Supporting the development of a local territory, or supporting the development of a local industry? In the "world village", where trade is increasingly globalised, the chain approach is relevant and we follow it.
Issues: The integrated development projects of local area had their interest and often still do. However, in a world where the cocoa produced by an Ivorian peasant may be priced on the London Stock Exchange, transformed in the United States, and finally consumed in Japan, it is often relevant to understand the functioning of a chain, to help producers (farmers, ranchers, charcoal producers, etc.) and local intermediaries to come out on top. Even for locally produced and consumed products, the chain analysis is also full of interest: share of margins and revenues among actors, accessibility and availability of food crops and livestock products for food security, firewood and charcoal for energy supply, impact on rural development (income, employment, land-use planning) and the trade balance, etc. The difficulty of the analysis lies in the crossing of various data: technical, economic, political, and regulatory, at scales ranging from the size of a village to the world itself!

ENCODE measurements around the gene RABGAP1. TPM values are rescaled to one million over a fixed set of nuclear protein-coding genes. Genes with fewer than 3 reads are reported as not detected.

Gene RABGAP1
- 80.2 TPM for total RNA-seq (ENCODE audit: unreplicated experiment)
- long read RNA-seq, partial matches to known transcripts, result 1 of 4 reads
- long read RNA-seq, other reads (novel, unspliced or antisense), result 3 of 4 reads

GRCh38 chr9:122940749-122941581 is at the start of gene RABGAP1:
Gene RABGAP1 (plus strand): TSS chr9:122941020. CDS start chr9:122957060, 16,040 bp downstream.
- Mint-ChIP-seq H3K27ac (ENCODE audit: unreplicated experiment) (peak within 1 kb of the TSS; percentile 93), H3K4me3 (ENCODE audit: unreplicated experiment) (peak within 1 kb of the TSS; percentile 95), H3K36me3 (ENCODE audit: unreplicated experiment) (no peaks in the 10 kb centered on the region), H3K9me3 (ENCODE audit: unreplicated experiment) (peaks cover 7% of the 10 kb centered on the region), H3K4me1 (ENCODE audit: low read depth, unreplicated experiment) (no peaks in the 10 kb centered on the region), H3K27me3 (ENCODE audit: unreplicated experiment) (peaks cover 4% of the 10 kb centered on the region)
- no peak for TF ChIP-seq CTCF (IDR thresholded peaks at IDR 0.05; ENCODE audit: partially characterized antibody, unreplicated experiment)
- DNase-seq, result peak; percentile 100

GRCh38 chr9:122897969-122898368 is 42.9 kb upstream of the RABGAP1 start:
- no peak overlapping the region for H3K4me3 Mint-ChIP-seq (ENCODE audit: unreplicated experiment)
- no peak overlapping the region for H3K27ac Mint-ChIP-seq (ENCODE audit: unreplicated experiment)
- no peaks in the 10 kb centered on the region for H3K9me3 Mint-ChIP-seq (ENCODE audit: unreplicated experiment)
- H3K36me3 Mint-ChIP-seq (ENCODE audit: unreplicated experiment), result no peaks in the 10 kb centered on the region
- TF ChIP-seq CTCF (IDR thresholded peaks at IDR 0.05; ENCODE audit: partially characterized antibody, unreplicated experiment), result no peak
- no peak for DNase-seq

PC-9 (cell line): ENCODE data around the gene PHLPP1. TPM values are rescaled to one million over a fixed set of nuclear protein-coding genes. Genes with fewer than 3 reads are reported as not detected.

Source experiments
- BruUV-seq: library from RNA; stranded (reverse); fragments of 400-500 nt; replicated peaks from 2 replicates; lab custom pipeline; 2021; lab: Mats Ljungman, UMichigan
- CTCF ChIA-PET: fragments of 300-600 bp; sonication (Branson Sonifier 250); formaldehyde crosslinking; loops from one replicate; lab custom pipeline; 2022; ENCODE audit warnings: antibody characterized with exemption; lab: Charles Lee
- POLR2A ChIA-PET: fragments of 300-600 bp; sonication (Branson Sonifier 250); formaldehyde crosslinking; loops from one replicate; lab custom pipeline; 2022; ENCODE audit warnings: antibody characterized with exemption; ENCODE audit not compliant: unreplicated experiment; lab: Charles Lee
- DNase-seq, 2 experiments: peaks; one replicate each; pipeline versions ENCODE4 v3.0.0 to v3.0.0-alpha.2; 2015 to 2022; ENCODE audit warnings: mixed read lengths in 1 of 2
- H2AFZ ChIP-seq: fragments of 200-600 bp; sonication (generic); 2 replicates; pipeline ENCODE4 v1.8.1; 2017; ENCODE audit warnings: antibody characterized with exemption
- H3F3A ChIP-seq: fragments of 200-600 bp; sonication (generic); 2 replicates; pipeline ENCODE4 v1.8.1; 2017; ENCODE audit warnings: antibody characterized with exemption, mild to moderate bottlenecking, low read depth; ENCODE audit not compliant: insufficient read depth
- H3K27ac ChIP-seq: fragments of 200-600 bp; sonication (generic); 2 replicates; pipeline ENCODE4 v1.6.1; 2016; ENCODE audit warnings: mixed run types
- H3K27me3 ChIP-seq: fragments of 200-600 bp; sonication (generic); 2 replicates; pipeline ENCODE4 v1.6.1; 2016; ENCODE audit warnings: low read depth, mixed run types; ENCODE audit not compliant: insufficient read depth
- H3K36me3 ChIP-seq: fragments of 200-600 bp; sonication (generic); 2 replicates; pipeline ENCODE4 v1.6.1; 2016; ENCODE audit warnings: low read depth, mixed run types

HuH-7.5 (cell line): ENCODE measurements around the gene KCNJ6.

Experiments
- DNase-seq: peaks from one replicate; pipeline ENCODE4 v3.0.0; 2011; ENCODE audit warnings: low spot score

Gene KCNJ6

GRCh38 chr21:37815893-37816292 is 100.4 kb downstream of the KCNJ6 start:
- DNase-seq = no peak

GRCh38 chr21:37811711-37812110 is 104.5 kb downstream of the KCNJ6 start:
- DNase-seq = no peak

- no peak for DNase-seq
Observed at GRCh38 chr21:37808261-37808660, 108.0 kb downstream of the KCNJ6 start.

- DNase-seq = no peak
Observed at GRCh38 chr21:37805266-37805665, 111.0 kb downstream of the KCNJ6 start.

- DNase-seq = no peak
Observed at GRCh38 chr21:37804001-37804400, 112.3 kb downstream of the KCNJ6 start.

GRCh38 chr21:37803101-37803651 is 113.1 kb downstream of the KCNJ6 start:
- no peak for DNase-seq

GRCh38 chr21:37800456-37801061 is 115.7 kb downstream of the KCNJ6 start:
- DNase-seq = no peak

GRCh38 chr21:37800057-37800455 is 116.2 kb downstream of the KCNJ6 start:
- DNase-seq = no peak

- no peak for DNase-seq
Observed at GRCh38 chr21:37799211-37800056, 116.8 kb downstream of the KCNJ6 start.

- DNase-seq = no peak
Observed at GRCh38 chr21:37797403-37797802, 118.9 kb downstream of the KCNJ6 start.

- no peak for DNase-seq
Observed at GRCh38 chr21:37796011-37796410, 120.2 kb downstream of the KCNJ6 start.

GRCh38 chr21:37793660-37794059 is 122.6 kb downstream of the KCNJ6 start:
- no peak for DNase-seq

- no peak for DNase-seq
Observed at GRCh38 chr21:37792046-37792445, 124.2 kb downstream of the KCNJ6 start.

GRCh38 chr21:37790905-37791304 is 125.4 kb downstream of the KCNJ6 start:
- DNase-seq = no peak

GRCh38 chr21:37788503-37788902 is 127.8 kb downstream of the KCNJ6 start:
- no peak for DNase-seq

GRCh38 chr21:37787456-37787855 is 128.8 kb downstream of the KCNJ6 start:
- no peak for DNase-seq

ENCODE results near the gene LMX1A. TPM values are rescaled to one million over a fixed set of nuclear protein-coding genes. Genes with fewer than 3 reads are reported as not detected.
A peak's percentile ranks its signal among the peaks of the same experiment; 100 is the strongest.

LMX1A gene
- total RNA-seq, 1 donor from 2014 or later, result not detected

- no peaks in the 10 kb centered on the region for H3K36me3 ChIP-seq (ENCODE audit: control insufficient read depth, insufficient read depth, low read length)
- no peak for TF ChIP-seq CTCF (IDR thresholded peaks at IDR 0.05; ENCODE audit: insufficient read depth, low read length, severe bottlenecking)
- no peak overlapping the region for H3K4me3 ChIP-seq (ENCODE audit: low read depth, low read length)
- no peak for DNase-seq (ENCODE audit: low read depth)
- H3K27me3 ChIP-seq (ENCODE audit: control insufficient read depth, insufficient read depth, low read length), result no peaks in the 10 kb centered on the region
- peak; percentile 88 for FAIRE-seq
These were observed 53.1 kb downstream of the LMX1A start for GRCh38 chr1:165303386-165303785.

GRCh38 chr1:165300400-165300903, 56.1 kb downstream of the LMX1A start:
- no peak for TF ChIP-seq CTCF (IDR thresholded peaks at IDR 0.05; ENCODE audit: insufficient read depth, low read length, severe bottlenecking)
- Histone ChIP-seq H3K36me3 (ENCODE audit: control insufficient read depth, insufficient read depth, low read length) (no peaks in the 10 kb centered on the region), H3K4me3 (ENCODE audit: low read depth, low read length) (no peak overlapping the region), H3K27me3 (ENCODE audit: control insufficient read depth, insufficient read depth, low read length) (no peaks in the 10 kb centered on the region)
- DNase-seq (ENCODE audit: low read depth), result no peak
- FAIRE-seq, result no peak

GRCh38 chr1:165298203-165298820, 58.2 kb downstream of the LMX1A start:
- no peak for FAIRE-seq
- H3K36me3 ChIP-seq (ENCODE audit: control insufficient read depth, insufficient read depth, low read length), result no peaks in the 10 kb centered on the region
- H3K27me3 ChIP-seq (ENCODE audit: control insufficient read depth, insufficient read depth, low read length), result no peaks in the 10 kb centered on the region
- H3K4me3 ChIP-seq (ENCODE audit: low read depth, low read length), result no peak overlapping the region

Services: To help both local operators to live off their activities (crop production, livestock breeding, charcoal production, marketing of products) and the State to ensure food sovereignty and fight against energy insecurity, we carry out chain analysis, using methodologies appropriate to the targeted area, product and scale of analysis. Our recommendations can be technical (to improve cropping techniques, transformation processes, etc.), economic (to create a price observatory, to develop new market segments, to sign inter-professional agreements to consolidate or revise the share of chain margins, etc.), strategic (to understand the challenges of organic farming, fair trade, labelling, the operations of agricultural stock exchanges and future markets, the negotiations and agreements of the World Trade Organization (WTO), the Economic Partnership Agreements (EPAs), etc.) or political (to review the development priorities, to redeploy human or budget resources, to set up regulatory or fiscal measures, whether to incentivise or to prescribe actions, etc.).